When the general finished his round with the last visitor and was heading towards his office Chervyakov caught up with him and started murmuring:
- Your high-ness! If I may… I only dare bother you because of my deep and sincere remorse… You should know I never intended for this to happen!
The General made a whining face and waved his hand.
- You have got to be kidding, sir! – said he, disappearing behind the door.
“What jokes? – thought Chervyakov. – Nothing like that! He’s a general and yet he can’t seem to understand! Well, if so, I’ll stop apologizing to this braggart! The hell with him! I’ll just write him a letter, I’ll stop apologizing in person, god knows I will!”
Those were the thoughts running though Chervyakov’s head as he was walking home. But he didn’t write that letter to the general. He thought hard, really hard about how to write that letter, but came up with nothing. So, he had to go back to the General again the next day, to explain himself.
- I was here yesterday, your high-ness, – the murmur had resumed once again when the general’s enquiring gaze met with Chervyakov’s guilty eyes. – I was here not to make jokes, as you’ve implied. I was here to apologize for spraying you when I accidentally sneezed; not for a laugh, I’d never make such jokes. Dare I laugh? If we all were to laugh, then there would be no respect for the authorities… no respect…
- Get the hell out of here!!! – suddenly crowed the general shaking and turning blue.
- W-what? – whispered Chervyakov growing pale with horror.
- Get the hell out of here!!! – the general repeated himself stamping his feet.
Chervyakov felt like something had torn off in his stomach. He couldn’t see anything, he couldn’t hear anything; he backed out of the door, on to the street and shuffled back home. When his feet brought him back home he laid down on the sofa with his uniform still on and… passed away.
First published in the literary magazine “Oskolki” (broken glass) in 1883, issue No. 30 under the category “Incidents”
- Executors were usually officials in charge of the maintenance issues in an institution
- * The surname Chervyakov derives from the noun for ‘worm’ – chervyak
Story by A. P. Chekhov. The original text is available at http://public-library.narod.ru/Chekhov.Anton/smert.html
The World is Flat can be described in a single no less eloquent sentence: “The dummies’ guide to the modern world for those who just woke up from a 10 year long coma”. There is a very simple idea in this book that is being blown into a massive waste of paper. The idea is that the world is now ‘levelled’, which is really an altogether different concept to ‘flat’, but given the Americans’ love for shorter words it’s only fair he calls our world flat. What he really wanted to say (but failed to) was that the world is increasingly interdependent (too long a word for him to spell), making the balance of powers a very tricky thing whether in the arena of politics or economics and trade. The very word Flat is being repeatedly raped by the author to fit into every other sentence in any shape or form he finds suitable: flattened (v.), flattening (adj.), flatness (n.), flattener (n.).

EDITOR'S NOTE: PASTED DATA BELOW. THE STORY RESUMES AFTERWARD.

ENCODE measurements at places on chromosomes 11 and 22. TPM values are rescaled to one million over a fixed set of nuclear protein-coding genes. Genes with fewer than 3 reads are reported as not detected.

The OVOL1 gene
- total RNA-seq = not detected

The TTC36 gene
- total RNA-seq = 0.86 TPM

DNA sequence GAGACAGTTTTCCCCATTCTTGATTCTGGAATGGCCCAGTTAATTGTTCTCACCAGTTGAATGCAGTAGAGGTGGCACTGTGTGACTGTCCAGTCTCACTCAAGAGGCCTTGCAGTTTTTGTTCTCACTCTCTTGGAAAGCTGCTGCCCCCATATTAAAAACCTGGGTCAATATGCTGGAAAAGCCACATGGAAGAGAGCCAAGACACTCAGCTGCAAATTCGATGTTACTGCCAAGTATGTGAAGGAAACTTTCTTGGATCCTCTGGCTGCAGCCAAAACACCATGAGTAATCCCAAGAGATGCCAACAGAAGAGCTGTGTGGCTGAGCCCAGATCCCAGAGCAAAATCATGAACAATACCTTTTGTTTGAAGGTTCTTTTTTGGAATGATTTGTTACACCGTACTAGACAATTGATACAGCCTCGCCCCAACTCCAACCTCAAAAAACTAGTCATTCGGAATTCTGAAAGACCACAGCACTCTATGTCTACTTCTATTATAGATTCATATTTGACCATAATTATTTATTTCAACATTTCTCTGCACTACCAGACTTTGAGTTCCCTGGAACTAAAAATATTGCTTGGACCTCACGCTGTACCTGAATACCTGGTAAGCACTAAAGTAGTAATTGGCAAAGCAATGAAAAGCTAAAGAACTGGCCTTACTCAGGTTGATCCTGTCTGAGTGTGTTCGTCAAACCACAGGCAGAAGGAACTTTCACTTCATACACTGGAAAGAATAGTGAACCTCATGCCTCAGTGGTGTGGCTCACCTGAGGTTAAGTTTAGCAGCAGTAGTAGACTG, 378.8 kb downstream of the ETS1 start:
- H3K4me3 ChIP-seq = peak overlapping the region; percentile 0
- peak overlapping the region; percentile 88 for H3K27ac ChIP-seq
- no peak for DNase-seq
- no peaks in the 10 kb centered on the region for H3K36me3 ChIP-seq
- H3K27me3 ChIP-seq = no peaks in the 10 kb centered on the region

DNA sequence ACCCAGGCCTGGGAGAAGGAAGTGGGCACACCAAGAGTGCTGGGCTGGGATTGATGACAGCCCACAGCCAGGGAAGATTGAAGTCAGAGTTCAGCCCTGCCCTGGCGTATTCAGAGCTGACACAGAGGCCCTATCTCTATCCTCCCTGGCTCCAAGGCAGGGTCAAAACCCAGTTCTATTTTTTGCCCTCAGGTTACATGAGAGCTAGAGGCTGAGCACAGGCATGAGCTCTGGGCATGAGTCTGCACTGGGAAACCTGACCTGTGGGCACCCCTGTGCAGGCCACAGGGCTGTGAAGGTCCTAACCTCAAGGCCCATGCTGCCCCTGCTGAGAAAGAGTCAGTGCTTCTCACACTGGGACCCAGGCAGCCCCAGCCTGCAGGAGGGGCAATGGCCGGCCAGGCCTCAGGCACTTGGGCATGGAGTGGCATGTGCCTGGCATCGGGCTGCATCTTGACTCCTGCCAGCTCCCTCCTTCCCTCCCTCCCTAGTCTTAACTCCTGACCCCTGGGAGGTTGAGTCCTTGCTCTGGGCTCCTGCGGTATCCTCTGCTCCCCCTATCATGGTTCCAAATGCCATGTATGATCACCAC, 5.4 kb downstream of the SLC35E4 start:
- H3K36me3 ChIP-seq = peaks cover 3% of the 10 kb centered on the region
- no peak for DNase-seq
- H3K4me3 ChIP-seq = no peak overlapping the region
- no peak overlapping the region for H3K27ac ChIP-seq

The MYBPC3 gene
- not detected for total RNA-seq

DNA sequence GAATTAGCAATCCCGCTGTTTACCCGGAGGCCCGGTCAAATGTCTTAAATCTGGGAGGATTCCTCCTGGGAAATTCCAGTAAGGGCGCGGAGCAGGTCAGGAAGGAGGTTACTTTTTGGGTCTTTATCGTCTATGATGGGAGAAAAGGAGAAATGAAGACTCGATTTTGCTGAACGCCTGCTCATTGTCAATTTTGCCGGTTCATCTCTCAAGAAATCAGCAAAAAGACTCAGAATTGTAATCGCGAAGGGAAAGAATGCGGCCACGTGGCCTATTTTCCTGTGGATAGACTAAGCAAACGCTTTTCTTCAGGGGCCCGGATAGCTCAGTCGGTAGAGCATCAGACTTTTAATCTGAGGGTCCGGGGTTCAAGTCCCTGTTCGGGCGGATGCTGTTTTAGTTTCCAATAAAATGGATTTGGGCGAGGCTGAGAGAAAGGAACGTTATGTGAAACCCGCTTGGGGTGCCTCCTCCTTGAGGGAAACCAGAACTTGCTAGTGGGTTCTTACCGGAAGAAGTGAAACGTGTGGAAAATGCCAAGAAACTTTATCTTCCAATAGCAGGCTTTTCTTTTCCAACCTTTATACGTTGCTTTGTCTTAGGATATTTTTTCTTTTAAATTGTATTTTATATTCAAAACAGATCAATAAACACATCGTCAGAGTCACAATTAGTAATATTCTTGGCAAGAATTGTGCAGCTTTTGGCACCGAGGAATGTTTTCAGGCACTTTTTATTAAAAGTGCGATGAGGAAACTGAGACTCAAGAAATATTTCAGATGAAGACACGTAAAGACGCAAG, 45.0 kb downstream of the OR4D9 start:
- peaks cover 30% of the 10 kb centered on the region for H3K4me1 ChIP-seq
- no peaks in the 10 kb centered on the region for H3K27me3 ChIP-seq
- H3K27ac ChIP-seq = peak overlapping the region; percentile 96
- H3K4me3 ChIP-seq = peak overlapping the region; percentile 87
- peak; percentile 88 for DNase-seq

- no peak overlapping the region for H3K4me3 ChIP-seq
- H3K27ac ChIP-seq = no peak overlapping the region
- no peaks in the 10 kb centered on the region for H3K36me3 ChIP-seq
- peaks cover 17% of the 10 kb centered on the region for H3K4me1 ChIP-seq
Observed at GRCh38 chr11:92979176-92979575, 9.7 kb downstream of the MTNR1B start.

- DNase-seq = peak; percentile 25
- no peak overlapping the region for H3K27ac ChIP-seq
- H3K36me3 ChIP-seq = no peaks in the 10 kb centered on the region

This book is painfully long and painfully detailed in places that matter least. The author sees just about everything as symbolic, dismissing the fact that god is a dude with a sense of humour. Not every sentence has to sound like the revelation of your lifetime. There are audio versions of this book that can serve as very soothing bedtime tapes as they just go along like a story told. Worth listening to for the comic effect, but please don’t do the author the honour of buying this crap.
March 02, 2007
There are few things in life we find hard to accept. One of them is the death of a person close to you. Another is the death of a person you thought would always be there, like a star in the universe that will outshine you and outlive you by far. I first experienced this unease when Princess Diana died, followed soon by Mother Teresa. But I was little, so I was just shocked. Later came the deaths of Slobodan Milošević, the crocodile hunter, Albus Dumbledore, Saddam Hussein and Anna Nichole Smith; the perish of Arafat, the coma of Sharon, the fainting of Castro. Sudden deaths are like very bad surprises. Even the expected death of Saddam was sudden. It always leaves you wondering whether they had anything planned and their lives were cut short without any warnings.
All these people were a part of my very troubled childhood: we used their names as if they were biblical characters with some unquestionable divine authorities. Now I’m a half-grown-up, and now their deaths are no longer just deaths; their expiry marks the end of an era, the conclusion of something meaningful. Them dying without consulting me first and asking if I’d achieved anything to even start considering a conclusion – that’s viewed as irresponsible. The most shocking deaths are, however, probably still to come: that of Michael Jackson, Elton John, Cindy Crawford, Kim Basinger, Bill Gates; Bush Senior, Clinton, Eltsin and Gorbachov.